“Existentialism; that word puts us to sleep,” master clown Bill Irwin was saying on my computer screen, “even though true questions of existence…keep us awake at night.”
The word “Existentialism” did not put me to sleep; I was riveted whenever, in this 75-minute solo piece, Irwin offered his own words – his insights, his explanations — about the work of Samuel Beckett, whom he called “the famous Irish writer of famously difficult writing.” As he points out early on, “I’m not a Beckett scholar, nor am I a Beckett biographer. Mine is an actor’s relationship with this language.” Irwin is a serious actor as well as a clown, a Tony winner for his role in Who’s Afraid of Virginia Woolf, and his two sides help us to see Beckett’s own tragicomic approach.
But, when he wasn’t lecturing, Irwin was performing some of that difficult writing. And, once, it did put me to sleep.
“Suddenly, no, at last, at long last, I couldn’t any more, I couldn’t go on,” Irwin read from Beckett’s “Texts for Nothing #1.” I identified too closely.
This is an embarrassing confession for somebody who took an entire course on Beckett in college, who has seen all 19 of his stage plays, on stage separately and all at once in a festival put on by the Gate Theater of Dublin; someone who owns the DVD collection, “Beckett on Film,” which includes films of all 19 of those plays.
Was it all youthful pretension, a disembodied voice from the irretrievable past like Krapp’s Last Tape?
I think the irony here is something Beckett might have appreciated.
It is precisely because Beckett seems so right for this apocalyptic moment that Irwin decided to turn his 2018 stage play into a digital presentation. At the beginning of the video, we see him wearing a face mask as he enters the Irish Repertory Theater, where he performed this show to packed audiences in 2018. Now the theater is empty – we can pack no more — except for him and the crew that is filming him. And it is exactly because of this apocalyptic moment that I cannot travel to the theater to see him, but must stay put in an overheated home, isolating from the second wave – or is it the third wave? – of COVID-19… as Irwin on screen portrays characters who are one way or another trapped — by their bodies, by their words, by the world.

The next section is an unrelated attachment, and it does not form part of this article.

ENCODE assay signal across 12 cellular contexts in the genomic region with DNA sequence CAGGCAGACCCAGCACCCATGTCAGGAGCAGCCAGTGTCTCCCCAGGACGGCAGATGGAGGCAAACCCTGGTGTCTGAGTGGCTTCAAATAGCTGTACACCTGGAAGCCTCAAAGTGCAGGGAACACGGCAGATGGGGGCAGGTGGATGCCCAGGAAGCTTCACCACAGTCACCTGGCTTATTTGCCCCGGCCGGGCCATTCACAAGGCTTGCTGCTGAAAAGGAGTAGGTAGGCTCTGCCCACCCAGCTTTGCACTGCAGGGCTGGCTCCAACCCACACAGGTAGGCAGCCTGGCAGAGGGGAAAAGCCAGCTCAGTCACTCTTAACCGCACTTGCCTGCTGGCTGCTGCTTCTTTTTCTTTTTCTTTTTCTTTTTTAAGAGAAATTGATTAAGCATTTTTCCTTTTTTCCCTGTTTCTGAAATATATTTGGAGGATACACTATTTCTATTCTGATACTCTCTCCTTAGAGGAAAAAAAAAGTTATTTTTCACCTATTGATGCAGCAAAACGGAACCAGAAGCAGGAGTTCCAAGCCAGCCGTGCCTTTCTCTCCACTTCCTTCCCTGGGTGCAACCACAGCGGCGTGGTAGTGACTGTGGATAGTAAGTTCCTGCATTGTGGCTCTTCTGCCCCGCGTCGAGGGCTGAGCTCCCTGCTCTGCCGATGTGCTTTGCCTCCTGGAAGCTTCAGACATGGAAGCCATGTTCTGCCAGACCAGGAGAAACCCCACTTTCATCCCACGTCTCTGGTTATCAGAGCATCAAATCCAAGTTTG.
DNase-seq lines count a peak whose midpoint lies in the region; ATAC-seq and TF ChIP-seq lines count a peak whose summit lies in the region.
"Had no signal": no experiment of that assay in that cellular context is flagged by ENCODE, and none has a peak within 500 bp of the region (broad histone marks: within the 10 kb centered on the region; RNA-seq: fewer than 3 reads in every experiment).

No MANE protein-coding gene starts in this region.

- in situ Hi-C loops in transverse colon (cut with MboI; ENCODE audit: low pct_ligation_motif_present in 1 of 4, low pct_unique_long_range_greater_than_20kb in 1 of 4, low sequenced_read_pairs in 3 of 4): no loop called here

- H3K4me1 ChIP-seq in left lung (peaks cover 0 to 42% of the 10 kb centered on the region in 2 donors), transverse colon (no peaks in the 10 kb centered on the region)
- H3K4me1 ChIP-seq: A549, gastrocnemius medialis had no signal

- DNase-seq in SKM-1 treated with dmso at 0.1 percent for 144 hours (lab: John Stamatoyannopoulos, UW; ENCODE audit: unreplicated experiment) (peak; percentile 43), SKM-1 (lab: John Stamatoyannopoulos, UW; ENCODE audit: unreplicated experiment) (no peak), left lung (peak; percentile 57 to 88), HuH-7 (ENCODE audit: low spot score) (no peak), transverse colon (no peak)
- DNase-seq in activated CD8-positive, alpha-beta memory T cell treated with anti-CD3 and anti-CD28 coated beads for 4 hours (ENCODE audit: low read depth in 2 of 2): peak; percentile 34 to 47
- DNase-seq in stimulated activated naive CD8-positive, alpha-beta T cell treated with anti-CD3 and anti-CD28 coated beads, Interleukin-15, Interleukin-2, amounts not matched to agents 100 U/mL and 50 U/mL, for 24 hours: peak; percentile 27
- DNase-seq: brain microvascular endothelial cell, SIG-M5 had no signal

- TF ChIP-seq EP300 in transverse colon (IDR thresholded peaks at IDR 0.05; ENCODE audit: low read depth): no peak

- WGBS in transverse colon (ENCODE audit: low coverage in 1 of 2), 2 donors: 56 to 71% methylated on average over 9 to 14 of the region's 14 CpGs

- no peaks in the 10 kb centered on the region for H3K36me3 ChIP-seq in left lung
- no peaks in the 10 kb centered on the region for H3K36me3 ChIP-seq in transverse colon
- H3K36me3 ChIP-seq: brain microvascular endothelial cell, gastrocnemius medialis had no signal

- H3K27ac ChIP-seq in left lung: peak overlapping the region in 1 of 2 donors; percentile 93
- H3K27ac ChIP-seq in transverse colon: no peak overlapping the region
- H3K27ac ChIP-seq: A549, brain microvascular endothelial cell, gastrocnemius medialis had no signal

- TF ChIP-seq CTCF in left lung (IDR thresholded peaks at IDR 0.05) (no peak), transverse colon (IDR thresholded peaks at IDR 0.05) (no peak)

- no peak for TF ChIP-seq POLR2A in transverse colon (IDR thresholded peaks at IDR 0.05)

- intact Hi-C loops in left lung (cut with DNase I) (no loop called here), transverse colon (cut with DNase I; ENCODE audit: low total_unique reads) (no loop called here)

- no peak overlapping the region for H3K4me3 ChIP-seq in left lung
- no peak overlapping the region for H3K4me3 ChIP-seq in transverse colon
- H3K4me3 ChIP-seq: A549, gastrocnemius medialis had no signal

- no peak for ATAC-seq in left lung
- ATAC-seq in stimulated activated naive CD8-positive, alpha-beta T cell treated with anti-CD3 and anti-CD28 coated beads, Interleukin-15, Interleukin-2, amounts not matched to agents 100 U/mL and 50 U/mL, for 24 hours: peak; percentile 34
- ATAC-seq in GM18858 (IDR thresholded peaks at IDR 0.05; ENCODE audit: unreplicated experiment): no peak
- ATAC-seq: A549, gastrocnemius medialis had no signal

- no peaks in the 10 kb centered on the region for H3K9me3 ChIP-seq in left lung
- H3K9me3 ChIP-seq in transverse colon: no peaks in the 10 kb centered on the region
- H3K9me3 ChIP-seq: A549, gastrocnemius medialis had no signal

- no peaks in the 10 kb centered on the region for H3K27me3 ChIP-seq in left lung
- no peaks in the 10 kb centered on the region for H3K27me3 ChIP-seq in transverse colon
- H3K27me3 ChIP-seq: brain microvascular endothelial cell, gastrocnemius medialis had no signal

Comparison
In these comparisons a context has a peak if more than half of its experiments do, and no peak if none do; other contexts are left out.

Irwin wins us over with his clowning, which he considers a match for Beckett’s characters, whom he sees as archetypes of the “comic Irishman.” Indeed, the Irish-American comic says, they are “people I’ve known all my life.” He notes the irony that Beckett wrote much of his work initially in French.
Irwin also lessens the intimidation through his humility. “I hope this doesn’t sound arty or precious,” he prefaces his observation that the playwright’s pile-on of words offers “a bridge to big questions.”
It may seem odd that, for this theater piece, Irwin chooses to perform passages primarily from Beckett’s prose – selections from the 13 pieces that make up “Texts for Nothing,” and from his novels “The Unnameable” and “Watt.” But he demonstrates through his reading how dramatic even Beckett’s prose can sound, in the right hands, and voice, and goofy hat.
Irwin ends with passages from Waiting for Godot, and offers the final overwhelming, exasperating monologue by Lucky, who can’t stop talking, can’t say what he means clearly. When he’s done, Irwin explains that the other characters had made it their mission to get him to shut up.
The digital version of On Beckett which the Irish Rep has renamed On Beckett/In Screen, offers some changes from the stage production. The close-ups and the use of different camera angles drives the stark shift in tone from comic to stark, perhaps profound. And I didn’t hear Irwin talk about how, for him, the language of Samuel Beckett “has gone viral.” It’s still surely true, but it would have a different meaning right now.